top of page

As the clocks roll back, Seasonal Affective Disorder could spring forward

As the days get colder and nighttime starts earlier, millions of people feel almost as if their energy gets sapped during this time of year. In many cases, it’s not just a case of the “winter blues.” It’s a very real conditional called, Seasonal Affective Disorder.

“Seasonal Affective Disorder, also called SAD, is a type of depression where people go through a short period of time where they feel sad or not feeling like their usual selves,” said Releve Counseling therapist, Meryll Cornejo. “It’s changes in their moods.”

But, what’s actually changing in your body to cause SAD?

The specific catalyst is unknown. But, several factors can come into play:

  • Biological Clock: reduced sunlight can disrupt your body’s internal clock and could lead to feelings of depression

  • Serotonin Drop: a decrease in this brain chemical can also be triggered by lack of sunlight

  • Melatonin Levels: a disruption of this chemical can affect your mood and sleep patterns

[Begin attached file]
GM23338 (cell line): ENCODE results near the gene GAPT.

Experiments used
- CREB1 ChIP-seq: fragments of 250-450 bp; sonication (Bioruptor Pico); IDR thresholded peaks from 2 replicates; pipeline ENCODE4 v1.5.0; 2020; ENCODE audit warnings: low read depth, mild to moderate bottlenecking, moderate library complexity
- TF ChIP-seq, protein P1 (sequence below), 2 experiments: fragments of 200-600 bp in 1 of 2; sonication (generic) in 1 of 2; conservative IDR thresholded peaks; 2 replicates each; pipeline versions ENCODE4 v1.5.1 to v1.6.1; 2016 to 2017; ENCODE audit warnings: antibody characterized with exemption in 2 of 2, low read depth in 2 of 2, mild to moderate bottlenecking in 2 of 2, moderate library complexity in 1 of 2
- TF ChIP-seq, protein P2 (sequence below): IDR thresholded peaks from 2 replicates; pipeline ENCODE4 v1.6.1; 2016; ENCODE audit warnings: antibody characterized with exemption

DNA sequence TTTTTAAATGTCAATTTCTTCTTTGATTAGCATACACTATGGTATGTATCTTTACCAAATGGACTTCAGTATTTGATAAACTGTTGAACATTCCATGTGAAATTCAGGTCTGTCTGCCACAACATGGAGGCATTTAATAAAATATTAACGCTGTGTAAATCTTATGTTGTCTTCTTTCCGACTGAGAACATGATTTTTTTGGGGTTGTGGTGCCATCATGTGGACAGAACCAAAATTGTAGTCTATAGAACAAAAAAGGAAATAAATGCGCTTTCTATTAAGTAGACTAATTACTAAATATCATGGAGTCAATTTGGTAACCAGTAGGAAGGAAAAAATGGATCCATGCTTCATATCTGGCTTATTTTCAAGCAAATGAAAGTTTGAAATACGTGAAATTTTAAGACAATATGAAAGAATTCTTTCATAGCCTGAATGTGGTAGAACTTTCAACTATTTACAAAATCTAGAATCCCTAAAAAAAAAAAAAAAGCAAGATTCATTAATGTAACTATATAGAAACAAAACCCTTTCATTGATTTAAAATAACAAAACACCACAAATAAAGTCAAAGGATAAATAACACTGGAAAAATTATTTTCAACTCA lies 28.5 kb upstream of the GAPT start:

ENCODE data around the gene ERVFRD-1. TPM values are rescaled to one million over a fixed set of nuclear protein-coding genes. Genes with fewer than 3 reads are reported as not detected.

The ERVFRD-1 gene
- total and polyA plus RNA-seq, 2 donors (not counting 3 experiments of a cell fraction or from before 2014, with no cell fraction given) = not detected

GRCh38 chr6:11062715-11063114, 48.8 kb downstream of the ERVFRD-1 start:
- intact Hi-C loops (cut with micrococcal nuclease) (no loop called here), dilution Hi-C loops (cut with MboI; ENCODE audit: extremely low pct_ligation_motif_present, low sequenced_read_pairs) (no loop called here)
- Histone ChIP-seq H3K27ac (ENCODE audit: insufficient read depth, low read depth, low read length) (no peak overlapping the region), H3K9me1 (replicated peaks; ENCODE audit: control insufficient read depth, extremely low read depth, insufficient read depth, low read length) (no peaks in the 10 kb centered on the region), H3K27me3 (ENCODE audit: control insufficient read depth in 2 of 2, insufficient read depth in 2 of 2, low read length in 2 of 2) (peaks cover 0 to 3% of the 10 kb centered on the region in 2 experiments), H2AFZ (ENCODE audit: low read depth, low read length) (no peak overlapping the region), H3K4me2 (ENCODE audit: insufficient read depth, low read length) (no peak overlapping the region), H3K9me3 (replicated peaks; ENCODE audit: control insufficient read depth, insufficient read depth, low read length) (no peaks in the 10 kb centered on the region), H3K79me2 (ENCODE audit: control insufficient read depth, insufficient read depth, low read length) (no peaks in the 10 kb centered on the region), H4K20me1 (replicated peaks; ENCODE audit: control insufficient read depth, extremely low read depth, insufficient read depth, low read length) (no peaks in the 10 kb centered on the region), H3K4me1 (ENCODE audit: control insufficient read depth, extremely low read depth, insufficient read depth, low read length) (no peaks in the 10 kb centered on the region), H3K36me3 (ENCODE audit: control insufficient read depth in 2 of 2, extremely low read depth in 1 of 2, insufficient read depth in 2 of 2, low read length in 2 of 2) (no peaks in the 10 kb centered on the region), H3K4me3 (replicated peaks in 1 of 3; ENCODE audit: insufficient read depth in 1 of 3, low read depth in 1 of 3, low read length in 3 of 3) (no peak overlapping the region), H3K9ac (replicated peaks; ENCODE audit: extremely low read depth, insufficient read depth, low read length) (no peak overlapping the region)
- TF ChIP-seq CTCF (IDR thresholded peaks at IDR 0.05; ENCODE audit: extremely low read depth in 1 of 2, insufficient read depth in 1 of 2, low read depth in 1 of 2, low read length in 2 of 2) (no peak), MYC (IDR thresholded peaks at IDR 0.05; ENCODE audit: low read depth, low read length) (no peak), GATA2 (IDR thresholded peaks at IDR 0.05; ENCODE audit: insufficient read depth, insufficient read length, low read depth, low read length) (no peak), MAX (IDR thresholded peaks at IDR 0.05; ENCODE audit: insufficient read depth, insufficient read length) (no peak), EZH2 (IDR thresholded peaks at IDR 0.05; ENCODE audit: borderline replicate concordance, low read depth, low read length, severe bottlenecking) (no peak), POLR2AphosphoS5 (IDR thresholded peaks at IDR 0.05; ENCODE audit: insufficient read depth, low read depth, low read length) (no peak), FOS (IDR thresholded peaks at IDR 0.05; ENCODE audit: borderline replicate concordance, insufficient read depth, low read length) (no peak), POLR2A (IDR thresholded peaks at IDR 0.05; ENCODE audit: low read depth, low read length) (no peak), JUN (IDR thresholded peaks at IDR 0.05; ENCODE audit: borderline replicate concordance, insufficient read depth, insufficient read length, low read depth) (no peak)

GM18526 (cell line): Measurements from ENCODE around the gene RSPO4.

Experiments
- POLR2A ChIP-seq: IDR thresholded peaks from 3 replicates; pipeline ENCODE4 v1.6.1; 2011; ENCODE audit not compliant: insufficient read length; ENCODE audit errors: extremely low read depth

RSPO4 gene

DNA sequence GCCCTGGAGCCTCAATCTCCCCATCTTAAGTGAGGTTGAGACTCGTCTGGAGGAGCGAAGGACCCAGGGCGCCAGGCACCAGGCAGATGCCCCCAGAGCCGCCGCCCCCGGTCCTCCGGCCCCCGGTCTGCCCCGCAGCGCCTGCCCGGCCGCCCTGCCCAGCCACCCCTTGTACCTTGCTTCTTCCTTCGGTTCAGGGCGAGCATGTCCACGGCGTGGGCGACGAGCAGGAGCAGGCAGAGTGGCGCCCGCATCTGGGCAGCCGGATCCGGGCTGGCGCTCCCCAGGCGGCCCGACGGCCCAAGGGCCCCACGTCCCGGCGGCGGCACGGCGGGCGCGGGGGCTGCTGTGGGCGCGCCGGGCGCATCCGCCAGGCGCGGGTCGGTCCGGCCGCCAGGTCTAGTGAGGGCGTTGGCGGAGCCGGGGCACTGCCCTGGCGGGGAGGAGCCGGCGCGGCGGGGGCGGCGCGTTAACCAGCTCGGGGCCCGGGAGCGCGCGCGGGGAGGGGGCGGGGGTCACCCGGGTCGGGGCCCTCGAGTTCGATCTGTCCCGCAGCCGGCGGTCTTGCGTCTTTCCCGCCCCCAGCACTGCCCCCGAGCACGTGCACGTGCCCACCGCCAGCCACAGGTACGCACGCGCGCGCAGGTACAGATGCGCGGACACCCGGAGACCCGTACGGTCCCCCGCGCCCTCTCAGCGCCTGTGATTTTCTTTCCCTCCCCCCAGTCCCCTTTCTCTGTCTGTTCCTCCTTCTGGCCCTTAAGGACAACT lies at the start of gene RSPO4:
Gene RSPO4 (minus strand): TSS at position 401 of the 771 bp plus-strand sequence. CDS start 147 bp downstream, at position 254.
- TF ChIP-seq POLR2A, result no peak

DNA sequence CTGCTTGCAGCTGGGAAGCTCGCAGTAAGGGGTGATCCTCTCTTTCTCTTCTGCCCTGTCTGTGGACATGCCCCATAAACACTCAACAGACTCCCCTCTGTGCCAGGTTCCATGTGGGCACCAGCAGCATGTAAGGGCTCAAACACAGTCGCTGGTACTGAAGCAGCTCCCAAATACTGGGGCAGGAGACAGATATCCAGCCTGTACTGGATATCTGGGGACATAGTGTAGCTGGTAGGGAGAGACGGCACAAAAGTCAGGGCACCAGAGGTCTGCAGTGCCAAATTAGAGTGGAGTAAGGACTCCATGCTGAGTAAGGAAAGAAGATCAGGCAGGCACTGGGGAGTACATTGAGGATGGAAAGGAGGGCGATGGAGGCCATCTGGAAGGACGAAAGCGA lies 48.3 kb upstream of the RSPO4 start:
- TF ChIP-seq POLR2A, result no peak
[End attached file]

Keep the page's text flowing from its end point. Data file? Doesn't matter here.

Many people can weather Seasonal Affective Disorder without problems, or may feel slightly disrupted because of Daylight Saving Time.

“If it’s affecting you in a way that you can’t complete your daily living activities. Or, you start to withdraw yourself from your usual routine and it’s starting to affect your schoolwork or career, and causing you to be more anxious and depressed, then it’s time to seek treatment for that.”

People already dealing with other mental health disorders, are especially at risk.

“Having depression or bipolar disorder, you already have symptoms you deal with on a daily basis, and a change like Daylight Saving Time and lack of light, it highlights the symptoms.”

To fight back against SAD, talk therapy is an option, as well as light therapy, or a doctor could prescribe an antidepressant. Meryll also suggests making a plan to minimize the impact caused by Daylight Saving Time.

“Your biological clock is so used to doing something else for months and months so you can kind of change your routine and maybe be proactive and have a set agenda to make it feel like that you’re not unproductive.”

Daylight Saving Time ends November 5th.


bottom of page